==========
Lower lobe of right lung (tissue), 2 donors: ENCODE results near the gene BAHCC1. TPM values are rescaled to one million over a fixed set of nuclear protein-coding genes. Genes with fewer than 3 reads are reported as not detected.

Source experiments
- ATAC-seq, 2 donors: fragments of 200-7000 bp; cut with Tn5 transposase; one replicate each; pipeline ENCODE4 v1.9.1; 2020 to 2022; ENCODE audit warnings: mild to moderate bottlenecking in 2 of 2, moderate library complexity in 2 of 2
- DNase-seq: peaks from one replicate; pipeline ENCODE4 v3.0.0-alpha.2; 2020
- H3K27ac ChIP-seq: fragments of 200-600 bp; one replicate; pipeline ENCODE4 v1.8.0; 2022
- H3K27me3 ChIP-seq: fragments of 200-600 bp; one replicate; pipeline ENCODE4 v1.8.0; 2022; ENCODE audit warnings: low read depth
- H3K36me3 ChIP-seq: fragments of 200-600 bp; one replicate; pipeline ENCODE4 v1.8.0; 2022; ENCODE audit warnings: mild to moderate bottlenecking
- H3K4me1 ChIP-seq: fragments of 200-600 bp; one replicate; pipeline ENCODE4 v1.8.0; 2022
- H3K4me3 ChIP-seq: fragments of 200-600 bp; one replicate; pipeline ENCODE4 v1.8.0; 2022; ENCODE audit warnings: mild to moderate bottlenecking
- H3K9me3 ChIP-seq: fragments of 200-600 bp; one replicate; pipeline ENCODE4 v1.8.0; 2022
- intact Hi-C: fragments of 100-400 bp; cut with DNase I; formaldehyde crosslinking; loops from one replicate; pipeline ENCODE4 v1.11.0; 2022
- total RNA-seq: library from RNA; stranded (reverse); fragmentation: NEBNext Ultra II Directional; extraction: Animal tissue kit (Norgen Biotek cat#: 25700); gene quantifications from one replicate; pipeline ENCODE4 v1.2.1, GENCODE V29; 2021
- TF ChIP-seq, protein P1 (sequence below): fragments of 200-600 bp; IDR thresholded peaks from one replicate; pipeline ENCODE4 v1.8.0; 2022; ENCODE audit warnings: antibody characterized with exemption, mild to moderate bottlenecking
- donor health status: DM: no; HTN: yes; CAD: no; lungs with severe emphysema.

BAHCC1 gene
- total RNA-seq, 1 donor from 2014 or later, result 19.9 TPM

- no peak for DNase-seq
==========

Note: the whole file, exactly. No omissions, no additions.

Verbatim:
Lower lobe of right lung (tissue), 2 donors: ENCODE results near the gene BAHCC1. TPM values are rescaled to one million over a fixed set of nuclear protein-coding genes. Genes with fewer than 3 reads are reported as not detected.

Source experiments
- ATAC-seq, 2 donors: fragments of 200-7000 bp; cut with Tn5 transposase; one replicate each; pipeline ENCODE4 v1.9.1; 2020 to 2022; ENCODE audit warnings: mild to moderate bottlenecking in 2 of 2, moderate library complexity in 2 of 2
- DNase-seq: peaks from one replicate; pipeline ENCODE4 v3.0.0-alpha.2; 2020
- H3K27ac ChIP-seq: fragments of 200-600 bp; one replicate; pipeline ENCODE4 v1.8.0; 2022
- H3K27me3 ChIP-seq: fragments of 200-600 bp; one replicate; pipeline ENCODE4 v1.8.0; 2022; ENCODE audit warnings: low read depth
- H3K36me3 ChIP-seq: fragments of 200-600 bp; one replicate; pipeline ENCODE4 v1.8.0; 2022; ENCODE audit warnings: mild to moderate bottlenecking
- H3K4me1 ChIP-seq: fragments of 200-600 bp; one replicate; pipeline ENCODE4 v1.8.0; 2022
- H3K4me3 ChIP-seq: fragments of 200-600 bp; one replicate; pipeline ENCODE4 v1.8.0; 2022; ENCODE audit warnings: mild to moderate bottlenecking
- H3K9me3 ChIP-seq: fragments of 200-600 bp; one replicate; pipeline ENCODE4 v1.8.0; 2022
- intact Hi-C: fragments of 100-400 bp; cut with DNase I; formaldehyde crosslinking; loops from one replicate; pipeline ENCODE4 v1.11.0; 2022
- total RNA-seq: library from RNA; stranded (reverse); fragmentation: NEBNext Ultra II Directional; extraction: Animal tissue kit (Norgen Biotek cat#: 25700); gene quantifications from one replicate; pipeline ENCODE4 v1.2.1, GENCODE V29; 2021
- TF ChIP-seq, protein P1 (sequence below): fragments of 200-600 bp; IDR thresholded peaks from one replicate; pipeline ENCODE4 v1.8.0; 2022; ENCODE audit warnings: antibody characterized with exemption, mild to moderate bottlenecking
- donor health status: DM: no; HTN: yes; CAD: no; lungs with severe emphysema.

BAHCC1 gene
- total RNA-seq, 1 donor from 2014 or later, result 19.9 TPM

- no peak for DNase-seq